Thursday 5 December 2019

Zoo offers a chance for legs danglers

Killed off: The Corncrake
Killed off: The Corncrake

Joe Kennedy

Through the soft sift of snow, the snowdrops peep from beneath the shelter of a silver birch. Each year they venture out to welcome a new season.

A barn owl silently wings by the road near Dunmanway on a moonlit night. And corncrake numbers are down still further, says a BirdWatch Ireland report. I did not think there were any crakes left! BirdWatch no doubt knows of the RSPB's recovery programme with Whipsnade Zoo - we'll return to this.

The poor crake, an awkward bird with dangling legs, makes a miracle journey of thousands of miles to central Africa and back each year. It is the butt of folkloric jeering. Seumas MacManus, Donegal poet, wrote of the 'craik' calling the 'treun' to signify strength: "He lies on his back in the long grass and, in awe-stricken admiration contemplating his raised feet, cries 'A treun, le treun, what wonderful strength for the two little feet of one poor bird to hold up all the skies'."

A contemporary English writer and farmer, John Lewis-Stempel, writes of the 'crex, crex' call, "a sound like no other, something like a fingernail on a comb… loops of past, present and future pinched together between finger and thumb".

The Cambridgeshire reserve at Nene Washes is a six-mile oblong of flat marshy grassland where a corncrake re-introduction scheme was begun in the early 2000s. Hand-reared birds bred at Whipsnade are released and in autumn migrate, every beat of their wings an effort.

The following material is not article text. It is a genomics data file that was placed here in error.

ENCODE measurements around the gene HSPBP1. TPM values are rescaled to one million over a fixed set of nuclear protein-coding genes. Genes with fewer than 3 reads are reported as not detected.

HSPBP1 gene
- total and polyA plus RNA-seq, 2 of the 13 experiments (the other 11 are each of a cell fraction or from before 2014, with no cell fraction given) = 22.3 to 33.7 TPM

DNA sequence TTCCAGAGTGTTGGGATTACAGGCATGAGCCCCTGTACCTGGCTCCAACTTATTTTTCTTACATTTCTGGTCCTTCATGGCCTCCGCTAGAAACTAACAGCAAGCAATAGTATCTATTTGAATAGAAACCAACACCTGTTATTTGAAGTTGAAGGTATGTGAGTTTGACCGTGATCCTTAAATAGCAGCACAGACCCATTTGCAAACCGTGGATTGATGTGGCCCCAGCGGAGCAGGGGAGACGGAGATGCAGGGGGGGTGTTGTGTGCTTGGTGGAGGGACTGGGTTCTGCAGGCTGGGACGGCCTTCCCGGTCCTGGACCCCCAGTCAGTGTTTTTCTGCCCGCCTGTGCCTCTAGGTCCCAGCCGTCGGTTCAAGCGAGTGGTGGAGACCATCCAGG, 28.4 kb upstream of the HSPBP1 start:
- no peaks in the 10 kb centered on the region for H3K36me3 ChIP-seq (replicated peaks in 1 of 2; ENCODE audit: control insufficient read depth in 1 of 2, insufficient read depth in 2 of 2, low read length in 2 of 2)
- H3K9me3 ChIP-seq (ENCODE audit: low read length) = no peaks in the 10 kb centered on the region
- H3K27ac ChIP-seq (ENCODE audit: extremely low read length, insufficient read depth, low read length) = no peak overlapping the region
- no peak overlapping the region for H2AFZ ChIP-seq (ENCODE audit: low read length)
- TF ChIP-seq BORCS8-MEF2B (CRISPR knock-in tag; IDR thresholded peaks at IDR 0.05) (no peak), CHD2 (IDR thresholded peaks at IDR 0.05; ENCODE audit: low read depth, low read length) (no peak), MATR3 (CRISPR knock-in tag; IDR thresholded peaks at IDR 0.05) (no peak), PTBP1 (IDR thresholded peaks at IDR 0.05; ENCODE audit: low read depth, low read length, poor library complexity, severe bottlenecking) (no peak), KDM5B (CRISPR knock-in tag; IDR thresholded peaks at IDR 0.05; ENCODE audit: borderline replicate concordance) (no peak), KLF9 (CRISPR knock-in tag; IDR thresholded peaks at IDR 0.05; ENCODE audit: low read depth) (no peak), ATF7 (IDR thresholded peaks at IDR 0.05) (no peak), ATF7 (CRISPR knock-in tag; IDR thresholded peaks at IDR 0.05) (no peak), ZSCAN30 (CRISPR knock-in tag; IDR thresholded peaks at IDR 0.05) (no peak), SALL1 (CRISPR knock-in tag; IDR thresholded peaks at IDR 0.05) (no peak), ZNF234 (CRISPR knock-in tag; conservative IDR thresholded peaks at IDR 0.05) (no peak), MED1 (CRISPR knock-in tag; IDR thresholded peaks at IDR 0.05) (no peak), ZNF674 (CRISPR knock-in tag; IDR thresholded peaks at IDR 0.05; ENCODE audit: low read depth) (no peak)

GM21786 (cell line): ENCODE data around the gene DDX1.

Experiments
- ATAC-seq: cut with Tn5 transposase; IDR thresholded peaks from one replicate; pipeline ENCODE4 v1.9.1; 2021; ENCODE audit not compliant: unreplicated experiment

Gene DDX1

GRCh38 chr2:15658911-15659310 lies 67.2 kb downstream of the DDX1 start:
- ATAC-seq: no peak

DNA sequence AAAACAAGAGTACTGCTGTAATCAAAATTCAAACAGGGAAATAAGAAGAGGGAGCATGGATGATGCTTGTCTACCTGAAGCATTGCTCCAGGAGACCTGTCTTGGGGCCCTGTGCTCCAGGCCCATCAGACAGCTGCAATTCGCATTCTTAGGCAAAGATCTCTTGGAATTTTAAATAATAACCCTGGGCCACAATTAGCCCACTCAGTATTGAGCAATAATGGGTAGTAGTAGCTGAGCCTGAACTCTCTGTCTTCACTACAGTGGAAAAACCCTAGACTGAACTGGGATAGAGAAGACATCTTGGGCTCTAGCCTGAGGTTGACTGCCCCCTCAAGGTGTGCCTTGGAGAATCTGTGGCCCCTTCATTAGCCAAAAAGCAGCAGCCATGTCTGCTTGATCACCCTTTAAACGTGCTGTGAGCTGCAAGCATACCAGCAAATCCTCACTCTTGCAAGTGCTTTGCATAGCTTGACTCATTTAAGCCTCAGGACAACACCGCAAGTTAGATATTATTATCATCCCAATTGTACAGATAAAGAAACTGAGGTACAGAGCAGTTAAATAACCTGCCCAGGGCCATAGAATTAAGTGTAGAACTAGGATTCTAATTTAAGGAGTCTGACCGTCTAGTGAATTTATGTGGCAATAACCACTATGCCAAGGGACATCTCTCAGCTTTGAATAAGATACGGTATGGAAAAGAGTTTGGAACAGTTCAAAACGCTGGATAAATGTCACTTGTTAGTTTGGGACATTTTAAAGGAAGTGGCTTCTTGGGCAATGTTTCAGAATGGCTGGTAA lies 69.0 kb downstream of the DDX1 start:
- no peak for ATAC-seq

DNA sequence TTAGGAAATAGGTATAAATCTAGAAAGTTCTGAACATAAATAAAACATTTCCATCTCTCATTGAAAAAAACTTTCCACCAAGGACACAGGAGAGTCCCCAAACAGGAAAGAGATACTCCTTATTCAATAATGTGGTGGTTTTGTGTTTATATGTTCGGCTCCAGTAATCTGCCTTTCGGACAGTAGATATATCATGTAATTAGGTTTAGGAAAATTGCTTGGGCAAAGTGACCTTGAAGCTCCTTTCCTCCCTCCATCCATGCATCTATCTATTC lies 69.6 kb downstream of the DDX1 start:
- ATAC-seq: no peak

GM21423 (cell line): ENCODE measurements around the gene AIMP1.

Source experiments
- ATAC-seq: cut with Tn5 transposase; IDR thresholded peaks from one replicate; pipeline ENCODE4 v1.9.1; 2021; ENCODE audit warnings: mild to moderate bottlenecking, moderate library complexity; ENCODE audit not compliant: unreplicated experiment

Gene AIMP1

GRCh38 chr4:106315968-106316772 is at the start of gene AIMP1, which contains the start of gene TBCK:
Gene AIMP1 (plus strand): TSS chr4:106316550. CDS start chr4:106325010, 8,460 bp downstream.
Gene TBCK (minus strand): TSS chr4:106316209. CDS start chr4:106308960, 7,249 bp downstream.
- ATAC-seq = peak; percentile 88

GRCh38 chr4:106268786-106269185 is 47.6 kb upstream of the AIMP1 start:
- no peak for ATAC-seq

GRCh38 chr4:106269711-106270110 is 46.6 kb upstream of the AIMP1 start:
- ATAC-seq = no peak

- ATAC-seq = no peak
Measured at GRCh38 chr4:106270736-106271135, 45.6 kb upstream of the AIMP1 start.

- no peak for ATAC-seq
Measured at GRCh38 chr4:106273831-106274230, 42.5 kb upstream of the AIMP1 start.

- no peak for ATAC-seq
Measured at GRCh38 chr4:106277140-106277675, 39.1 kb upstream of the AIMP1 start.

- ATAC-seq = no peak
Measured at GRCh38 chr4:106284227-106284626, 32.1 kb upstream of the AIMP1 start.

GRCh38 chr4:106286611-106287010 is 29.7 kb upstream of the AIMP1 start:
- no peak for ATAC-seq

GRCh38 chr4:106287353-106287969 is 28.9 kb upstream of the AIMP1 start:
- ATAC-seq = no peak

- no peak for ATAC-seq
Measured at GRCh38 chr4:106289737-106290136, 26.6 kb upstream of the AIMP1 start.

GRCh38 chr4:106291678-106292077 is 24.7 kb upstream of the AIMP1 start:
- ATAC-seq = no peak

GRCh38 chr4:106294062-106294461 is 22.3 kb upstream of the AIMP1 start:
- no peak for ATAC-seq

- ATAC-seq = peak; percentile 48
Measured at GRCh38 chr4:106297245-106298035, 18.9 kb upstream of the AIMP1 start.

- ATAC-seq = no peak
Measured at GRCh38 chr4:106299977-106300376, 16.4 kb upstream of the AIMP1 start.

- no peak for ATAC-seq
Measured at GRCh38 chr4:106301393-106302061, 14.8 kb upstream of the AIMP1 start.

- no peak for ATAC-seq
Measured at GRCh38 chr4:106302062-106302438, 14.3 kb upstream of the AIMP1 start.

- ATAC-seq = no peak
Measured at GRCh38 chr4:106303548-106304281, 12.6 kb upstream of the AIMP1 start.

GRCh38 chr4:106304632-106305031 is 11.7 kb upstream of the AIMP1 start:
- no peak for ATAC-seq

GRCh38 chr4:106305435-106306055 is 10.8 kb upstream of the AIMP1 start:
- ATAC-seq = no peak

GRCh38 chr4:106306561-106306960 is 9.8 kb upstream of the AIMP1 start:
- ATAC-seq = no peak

"It's a miracle that any corncrake can fly to and from Africa, particularly birds raised in zoological gardens. But they do," says Lewis-Stempel, who has written a history of landscape and the animals that live thereon.

I last heard a crake on Inishbofin a couple of years back but have a vivid memory of a calling bird in West Waterford, from a meadow fronting an imposing modern 'eco-house'.

The owner had planted hundreds of broadleaf trees in his surrounding parkland and was sensitive as to how his meadow should be 'knocked' - the mowing cut went straight to the centre and then worked in an outwards curve pushing bird and animal before it towards fringe cover. His hay was valued. It was reminiscent of an older Ireland, of turning, drying and cocking. I remember that crake calling for hours on that particular evening.

John Clare, poet of the English countryside, mused on the sounds of the 'landrail' in 'undiscovered song making a pleasant wonder tale' as rambling boys 'peep in every bush they pass and none the wiser get. And still they hear the craiking sound/It surely can't be underground'.

Modern fodder saving, especially silage cutting, has killed off the corncrake except in small pockets by the Shannon, in Donegal, and north Mayo. The bird's instinct of nesting in meadows meant that, when mechanised mowing began, chicks were trapped. Cutting of silage was a final sword swipe, mortality being reckoned at 95pc.

And the Cork reader who saw the barn owl was fortunate. These birds are victims of farm pest control. They once kept down rat numbers, but now poisons are almost universally used. The owl of the sad features is also an unwitting victim.

Sunday Independent

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